The AfroMob flash mob broke into dance in a Washington, DC suburb, and for five minutes hundreds of surprised passers-by gathered to watch the performers entertain with Ndombolo, Coupe Decale, Azonto and hip-hop moves.
The five-minute dance eventually turned into a four-hour long block party, said AfroMob co-founder, Andong Nkobena, as spectators started interacting with the dancers and trying to learn some of the contemporary dances.
“It was amazing," she said. "I was in shock, because I did not think it would have such an impact on people. We brought everyone together through dance.”
A flash mob is a group of people who gather in a public place and suddenly break into dance or song for a brief performance.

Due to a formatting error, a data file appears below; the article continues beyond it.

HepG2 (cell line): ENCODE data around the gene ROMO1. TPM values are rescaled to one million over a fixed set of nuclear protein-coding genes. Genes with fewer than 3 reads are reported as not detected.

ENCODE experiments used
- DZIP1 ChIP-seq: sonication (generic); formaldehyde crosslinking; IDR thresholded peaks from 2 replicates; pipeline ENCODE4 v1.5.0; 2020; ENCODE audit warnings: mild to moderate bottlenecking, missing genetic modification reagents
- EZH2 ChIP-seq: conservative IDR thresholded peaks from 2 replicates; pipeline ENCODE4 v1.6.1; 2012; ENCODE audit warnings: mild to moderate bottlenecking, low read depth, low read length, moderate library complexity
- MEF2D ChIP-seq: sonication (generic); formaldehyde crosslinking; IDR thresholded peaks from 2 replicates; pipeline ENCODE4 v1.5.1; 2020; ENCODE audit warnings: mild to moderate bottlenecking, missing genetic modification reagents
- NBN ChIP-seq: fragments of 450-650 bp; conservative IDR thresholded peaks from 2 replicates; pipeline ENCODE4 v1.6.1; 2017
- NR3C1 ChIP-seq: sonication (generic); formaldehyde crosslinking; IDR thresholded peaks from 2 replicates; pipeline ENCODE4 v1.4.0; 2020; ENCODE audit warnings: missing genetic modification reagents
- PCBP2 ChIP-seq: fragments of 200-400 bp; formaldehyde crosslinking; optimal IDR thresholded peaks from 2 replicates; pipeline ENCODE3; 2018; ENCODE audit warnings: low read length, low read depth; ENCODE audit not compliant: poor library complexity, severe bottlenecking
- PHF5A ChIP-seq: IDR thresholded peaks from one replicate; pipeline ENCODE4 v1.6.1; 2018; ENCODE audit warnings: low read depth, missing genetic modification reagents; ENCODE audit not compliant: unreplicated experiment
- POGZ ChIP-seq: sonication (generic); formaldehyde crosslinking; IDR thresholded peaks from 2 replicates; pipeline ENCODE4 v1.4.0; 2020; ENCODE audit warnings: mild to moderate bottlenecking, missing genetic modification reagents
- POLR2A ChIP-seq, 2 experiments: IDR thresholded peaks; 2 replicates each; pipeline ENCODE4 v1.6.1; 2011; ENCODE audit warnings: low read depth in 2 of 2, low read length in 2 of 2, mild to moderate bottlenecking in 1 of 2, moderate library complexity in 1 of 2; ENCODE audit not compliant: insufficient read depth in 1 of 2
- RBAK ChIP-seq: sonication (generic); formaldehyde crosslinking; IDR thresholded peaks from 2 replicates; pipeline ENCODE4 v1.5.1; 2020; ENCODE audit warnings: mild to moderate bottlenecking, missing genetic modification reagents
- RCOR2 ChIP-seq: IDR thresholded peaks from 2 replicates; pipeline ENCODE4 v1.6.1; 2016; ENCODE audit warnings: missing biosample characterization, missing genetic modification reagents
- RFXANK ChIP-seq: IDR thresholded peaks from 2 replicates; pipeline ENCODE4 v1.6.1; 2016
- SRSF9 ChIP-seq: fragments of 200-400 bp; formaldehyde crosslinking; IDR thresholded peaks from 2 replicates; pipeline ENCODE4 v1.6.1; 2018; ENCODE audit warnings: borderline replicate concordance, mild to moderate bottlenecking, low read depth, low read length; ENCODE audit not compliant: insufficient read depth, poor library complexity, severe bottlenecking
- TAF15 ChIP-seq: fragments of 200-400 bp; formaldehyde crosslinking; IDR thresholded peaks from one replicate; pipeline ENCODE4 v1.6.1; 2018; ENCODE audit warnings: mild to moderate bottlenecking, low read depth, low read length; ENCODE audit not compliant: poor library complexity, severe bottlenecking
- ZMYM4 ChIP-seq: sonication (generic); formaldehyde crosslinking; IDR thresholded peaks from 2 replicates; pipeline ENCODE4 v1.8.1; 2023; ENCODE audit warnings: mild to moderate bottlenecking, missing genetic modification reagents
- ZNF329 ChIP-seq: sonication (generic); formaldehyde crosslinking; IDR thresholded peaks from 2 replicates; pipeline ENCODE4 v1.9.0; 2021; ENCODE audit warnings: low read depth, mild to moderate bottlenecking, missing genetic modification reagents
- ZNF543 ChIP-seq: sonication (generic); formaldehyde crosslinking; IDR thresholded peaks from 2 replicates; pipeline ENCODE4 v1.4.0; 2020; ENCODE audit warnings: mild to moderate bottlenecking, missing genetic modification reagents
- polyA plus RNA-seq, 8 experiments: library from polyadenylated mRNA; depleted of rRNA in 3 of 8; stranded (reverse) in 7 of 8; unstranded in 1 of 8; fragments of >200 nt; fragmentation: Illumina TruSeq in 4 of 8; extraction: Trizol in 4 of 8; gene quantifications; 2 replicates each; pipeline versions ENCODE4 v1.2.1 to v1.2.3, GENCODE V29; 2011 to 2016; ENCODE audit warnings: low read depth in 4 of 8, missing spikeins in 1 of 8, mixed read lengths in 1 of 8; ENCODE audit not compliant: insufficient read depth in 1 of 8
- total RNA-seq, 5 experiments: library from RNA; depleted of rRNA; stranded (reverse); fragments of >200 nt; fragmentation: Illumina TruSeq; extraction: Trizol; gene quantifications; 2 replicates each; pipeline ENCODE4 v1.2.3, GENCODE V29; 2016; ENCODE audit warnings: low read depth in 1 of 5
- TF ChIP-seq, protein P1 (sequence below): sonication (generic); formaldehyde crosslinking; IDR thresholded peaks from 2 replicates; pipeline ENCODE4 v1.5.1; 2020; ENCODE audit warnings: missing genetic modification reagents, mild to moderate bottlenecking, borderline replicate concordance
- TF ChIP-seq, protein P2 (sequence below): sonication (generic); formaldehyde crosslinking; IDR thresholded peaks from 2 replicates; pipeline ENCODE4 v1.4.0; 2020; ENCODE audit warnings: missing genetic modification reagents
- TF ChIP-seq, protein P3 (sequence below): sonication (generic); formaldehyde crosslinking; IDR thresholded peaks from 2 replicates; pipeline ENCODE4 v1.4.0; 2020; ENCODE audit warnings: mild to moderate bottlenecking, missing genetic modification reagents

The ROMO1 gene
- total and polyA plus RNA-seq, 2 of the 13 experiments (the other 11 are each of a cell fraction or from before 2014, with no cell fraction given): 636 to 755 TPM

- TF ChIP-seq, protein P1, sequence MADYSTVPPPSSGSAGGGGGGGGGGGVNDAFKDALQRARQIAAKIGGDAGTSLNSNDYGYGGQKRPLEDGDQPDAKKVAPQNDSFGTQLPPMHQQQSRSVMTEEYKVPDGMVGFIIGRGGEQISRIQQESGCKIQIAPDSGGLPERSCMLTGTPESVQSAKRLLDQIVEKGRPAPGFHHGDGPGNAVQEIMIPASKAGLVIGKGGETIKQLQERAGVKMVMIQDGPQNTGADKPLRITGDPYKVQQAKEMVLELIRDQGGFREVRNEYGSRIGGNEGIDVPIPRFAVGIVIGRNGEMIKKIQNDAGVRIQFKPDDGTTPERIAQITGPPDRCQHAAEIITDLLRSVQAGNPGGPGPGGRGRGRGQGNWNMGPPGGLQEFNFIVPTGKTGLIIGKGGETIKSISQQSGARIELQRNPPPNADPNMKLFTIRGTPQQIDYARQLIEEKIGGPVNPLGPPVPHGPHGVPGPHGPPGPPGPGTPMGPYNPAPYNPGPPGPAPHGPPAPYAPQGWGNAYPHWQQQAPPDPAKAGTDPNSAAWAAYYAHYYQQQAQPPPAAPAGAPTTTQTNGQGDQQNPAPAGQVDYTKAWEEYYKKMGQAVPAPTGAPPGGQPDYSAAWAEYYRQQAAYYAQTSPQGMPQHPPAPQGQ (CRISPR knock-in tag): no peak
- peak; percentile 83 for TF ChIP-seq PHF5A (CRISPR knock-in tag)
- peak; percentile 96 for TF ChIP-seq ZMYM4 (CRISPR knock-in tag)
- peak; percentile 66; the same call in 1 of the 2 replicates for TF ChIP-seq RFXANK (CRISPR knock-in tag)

One AfroMob organizer, Lorraine Beraho, said she thinks African music is well-suited to the genre: “The beats are very engaging, very catchy, so people from all over get drawn to the music,” she said.
Nkokobena added the participating dance groups were eager to put together one of the first flash mobs of African contemporary dance in the U.S.
“So many people know of the traditional dances in Africa, and I don’t think they’ve seen the contemporary side yet,” she said. “I wanted this to be out there, so the world at large could see that Africa doesn’t offer traditional dances only, contemporary dance as well.”
The Ndombolo dance moves are from Democratic Republic of Congo and are known for their fast-paced hip swinging, while Coupe Decale originated in Ivory Coast and also draws from the same Congolese rhythms as Ndombolo. Azonto is the newest dance style of the three. It comes from Ghana and football player Asamoah Gyan helped raise the moves’ profile by breaking into Azonto dance during matches.
Beraho and Nkobena are members of the Belles de l’Afrique dance group, based in Washington. Other regional dance groups, including Mbuutu, Destiny of Africa, and Zuri Sana'a, also participated in the event.